Heavily dressed – or not – Victorian-era visitors cherished island beaches
As the Civil War came to its bitter end, the single men of Galveston enjoyed meeting at the beach to swim in the buff.
Such uninhibited gatherings troubled the leaders of the burgeoning island city, who in 1865 passed an ordinance banning nude swimming during daylight hours. Another law, enacted a dozen years later, mandated the beaches’ so-called “bathers” be covered from “neck to knee.”
“I don’t know that it ever really stopped,” Galveston Historical Foundation’s Jami Durham said of this unsanctioned skinny-dipping. “I think it just quit being a public nuisance by the 1870s.”
In the ensuing decades of the Victorian era, the island’s wide beaches and restorative salt breezes made Galveston a preferred destination for people from not just Texas, but across the country — especially the Midwest. While only the well-to-do could afford a buggy ride through the surf, people of all social stations dreamed of a beachside getaway. Railroad companies like the Missouri-Kansas-Texas, better known as the “Katy,” hyped the city as a Coney Island in the making.
“If you look at a map, you had a train line straight from Chicago to Galveston,” said Durham, co-author of the photo-heavy 2013 book “Galveston: Playground of the Southwest.”
On a typical day in 1895, “you would have seen a lot of gentlemen in their suits, and a lot of ladies in beautiful white dresses and hats and parasols, strolling along the boardwalk,” the precursor to the Seawall, she said. For modesty’s sake, women who fancied a dip had to rent a peculiar outhouse on wheels known as a “bathing machine,” which workers called “dippers” rolled right up to the water’s edge.
There, they changed into swimsuits consisting of long dresses, bloomers and stockings, usually made of heavy Merino wool. (Hats and shoes, too.) Bathing costumes for men, which resembled long underwear, were marginally less restrictive; a pair of Speedo-like trunks known as “Athletes” lent extra support. Poor swimmers could stick close to one of the long ropes trailing into the Gulf of Mexico, which made pulling oneself to safety a cinch.
Non-swimmers had no shortage of options as well. Vendors set up carts and tables to hawk everything from popcorn to seashells. Although the concept of sunbathing came later, beachgoers could read, socialize, people-watch, enjoy a picnic or scour the sand for shells.
“I don’t think it would have looked very much different than it does now,” Durham said. “Just erase the cars.”
Dominating the shoreline in those days were hulking structures such as the twin-domed Pagoda, the most prominent of Galveston’s public bathhouses. These places offered swimsuit rentals, storage lockers, concessions and, of course, bathing facilities. Often on-site photographers created instant postcards, which “you could mail back to Cincinnati or Chicago or wherever you had ridden the train down from,” Durham said.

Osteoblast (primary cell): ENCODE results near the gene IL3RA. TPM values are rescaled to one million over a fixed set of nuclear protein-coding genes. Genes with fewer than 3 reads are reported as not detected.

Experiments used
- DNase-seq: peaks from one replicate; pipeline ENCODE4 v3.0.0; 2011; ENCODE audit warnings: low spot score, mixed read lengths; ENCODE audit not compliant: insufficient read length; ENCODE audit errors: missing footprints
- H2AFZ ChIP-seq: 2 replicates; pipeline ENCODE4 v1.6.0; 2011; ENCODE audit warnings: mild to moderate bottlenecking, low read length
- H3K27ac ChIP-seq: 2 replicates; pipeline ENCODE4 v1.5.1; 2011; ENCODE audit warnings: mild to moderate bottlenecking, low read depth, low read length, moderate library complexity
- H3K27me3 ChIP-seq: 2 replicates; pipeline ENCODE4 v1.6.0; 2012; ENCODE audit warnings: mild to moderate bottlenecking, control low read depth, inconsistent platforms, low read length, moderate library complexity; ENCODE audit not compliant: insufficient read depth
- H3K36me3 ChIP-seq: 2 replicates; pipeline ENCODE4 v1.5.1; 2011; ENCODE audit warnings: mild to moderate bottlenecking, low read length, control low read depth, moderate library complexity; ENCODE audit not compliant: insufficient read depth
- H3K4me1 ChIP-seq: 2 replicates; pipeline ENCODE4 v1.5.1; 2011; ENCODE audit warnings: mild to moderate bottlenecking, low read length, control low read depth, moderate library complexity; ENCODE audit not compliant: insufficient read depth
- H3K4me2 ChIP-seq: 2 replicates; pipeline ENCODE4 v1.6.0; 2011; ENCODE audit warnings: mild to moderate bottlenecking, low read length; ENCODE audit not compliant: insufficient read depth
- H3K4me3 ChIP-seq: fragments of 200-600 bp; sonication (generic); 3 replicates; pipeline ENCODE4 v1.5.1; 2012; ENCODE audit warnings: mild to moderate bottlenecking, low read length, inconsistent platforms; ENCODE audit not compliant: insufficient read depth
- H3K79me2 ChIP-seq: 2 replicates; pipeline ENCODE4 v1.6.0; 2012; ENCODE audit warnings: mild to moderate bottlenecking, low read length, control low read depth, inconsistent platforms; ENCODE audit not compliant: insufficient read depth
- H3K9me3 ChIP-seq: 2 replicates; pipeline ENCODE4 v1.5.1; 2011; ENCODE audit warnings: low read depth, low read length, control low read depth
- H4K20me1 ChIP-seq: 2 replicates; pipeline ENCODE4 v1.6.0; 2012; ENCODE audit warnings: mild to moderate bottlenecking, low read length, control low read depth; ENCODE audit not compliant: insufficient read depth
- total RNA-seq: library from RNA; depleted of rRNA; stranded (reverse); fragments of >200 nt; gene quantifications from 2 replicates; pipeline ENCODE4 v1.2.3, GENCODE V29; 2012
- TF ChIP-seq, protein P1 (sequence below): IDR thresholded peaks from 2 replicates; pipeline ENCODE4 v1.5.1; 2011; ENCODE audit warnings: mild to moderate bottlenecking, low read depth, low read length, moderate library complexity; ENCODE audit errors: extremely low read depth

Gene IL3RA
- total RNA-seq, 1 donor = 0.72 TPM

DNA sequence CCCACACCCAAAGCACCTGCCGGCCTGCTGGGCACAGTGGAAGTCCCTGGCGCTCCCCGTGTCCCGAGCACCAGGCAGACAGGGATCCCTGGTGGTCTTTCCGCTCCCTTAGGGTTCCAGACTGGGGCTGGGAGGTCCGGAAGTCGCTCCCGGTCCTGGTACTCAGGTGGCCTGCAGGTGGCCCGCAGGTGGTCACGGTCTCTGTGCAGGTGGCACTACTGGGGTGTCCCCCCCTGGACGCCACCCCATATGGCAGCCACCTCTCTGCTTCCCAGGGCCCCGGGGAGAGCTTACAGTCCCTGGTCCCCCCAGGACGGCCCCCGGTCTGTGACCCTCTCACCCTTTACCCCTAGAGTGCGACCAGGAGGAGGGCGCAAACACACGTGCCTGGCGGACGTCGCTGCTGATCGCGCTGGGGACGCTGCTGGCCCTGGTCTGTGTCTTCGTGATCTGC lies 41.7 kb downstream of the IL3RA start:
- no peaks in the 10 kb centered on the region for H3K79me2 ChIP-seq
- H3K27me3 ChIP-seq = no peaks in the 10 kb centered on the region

Also popular were the many amusement-oriented venues including the Galveston Electric Pavilion, the first fully electrified building in Texas. Designed by renowned architect Nicholas Clayton, the pavilion combined bathhouse amenities with an auditorium that hosted concerts, circus performers and lectures by the likes of Irish poet/raconteur Oscar Wilde.
Although the pavilion burned in 1883, another Clayton design, the enormous Beach Hotel, attracted plenty of attention in its own right. Its red-and-white striped roof was visible from the train station downtown, while its 200 rooms made it an alluring destination nationwide, including, apparently, for numerous illicit affairs. A suspicious fire claimed the Beach Hotel in 1898, but, notes Durham, “even if it had not burned, the 1900 Storm would have got it.”
The Pagoda did succumb to the storm. But a man named George Murdock (or Murdoch), a onetime manager of the Pagoda, built his own bathhouse where it once stood. (His descendants would repeat the pattern following subsequent hurricanes, including Carla, Alicia and Ike.)
Galveston’s perseverance also was reflected in the completion of the seawall, starting in 1904, and the Hotel Galvez in 1911. Soon enough, the city began promoting itself as the “Playground of the Southwest” in earnest.
“I think the beach is one of those spectacular jewels that it doesn’t matter how much time passes or how far back in time we look,” Durham said. “I think Galvestonians have always known the value of that beach, and they’ve always treasured it.”